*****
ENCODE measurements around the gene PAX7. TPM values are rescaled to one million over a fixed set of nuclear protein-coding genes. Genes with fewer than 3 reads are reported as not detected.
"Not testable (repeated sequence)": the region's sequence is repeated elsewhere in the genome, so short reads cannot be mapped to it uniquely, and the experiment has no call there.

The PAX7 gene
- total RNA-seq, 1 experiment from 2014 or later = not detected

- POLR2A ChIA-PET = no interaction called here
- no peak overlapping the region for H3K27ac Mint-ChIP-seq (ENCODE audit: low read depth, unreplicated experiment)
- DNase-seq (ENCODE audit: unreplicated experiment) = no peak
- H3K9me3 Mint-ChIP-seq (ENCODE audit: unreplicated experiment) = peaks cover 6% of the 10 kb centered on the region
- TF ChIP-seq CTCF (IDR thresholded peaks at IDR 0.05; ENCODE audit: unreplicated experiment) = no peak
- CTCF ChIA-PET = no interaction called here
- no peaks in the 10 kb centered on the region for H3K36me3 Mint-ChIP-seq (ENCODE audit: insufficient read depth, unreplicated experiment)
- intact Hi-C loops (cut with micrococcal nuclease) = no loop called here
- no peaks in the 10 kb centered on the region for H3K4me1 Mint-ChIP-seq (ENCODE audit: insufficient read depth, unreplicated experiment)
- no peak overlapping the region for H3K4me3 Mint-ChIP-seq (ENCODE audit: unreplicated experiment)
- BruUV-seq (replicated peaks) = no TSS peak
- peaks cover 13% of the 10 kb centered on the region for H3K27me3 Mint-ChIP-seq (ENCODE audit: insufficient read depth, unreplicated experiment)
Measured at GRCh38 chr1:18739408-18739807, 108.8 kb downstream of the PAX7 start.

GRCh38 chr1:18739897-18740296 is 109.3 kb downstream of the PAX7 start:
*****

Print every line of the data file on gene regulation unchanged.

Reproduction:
ENCODE measurements around the gene PAX7. TPM values are rescaled to one million over a fixed set of nuclear protein-coding genes. Genes with fewer than 3 reads are reported as not detected.
"Not testable (repeated sequence)": the region's sequence is repeated elsewhere in the genome, so short reads cannot be mapped to it uniquely, and the experiment has no call there.

The PAX7 gene
- total RNA-seq, 1 experiment from 2014 or later = not detected

- POLR2A ChIA-PET = no interaction called here
- no peak overlapping the region for H3K27ac Mint-ChIP-seq (ENCODE audit: low read depth, unreplicated experiment)
- DNase-seq (ENCODE audit: unreplicated experiment) = no peak
- H3K9me3 Mint-ChIP-seq (ENCODE audit: unreplicated experiment) = peaks cover 6% of the 10 kb centered on the region
- TF ChIP-seq CTCF (IDR thresholded peaks at IDR 0.05; ENCODE audit: unreplicated experiment) = no peak
- CTCF ChIA-PET = no interaction called here
- no peaks in the 10 kb centered on the region for H3K36me3 Mint-ChIP-seq (ENCODE audit: insufficient read depth, unreplicated experiment)
- intact Hi-C loops (cut with micrococcal nuclease) = no loop called here
- no peaks in the 10 kb centered on the region for H3K4me1 Mint-ChIP-seq (ENCODE audit: insufficient read depth, unreplicated experiment)
- no peak overlapping the region for H3K4me3 Mint-ChIP-seq (ENCODE audit: unreplicated experiment)
- BruUV-seq (replicated peaks) = no TSS peak
- peaks cover 13% of the 10 kb centered on the region for H3K27me3 Mint-ChIP-seq (ENCODE audit: insufficient read depth, unreplicated experiment)
Measured at GRCh38 chr1:18739408-18739807, 108.8 kb downstream of the PAX7 start.

GRCh38 chr1:18739897-18740296 is 109.3 kb downstream of the PAX7 start: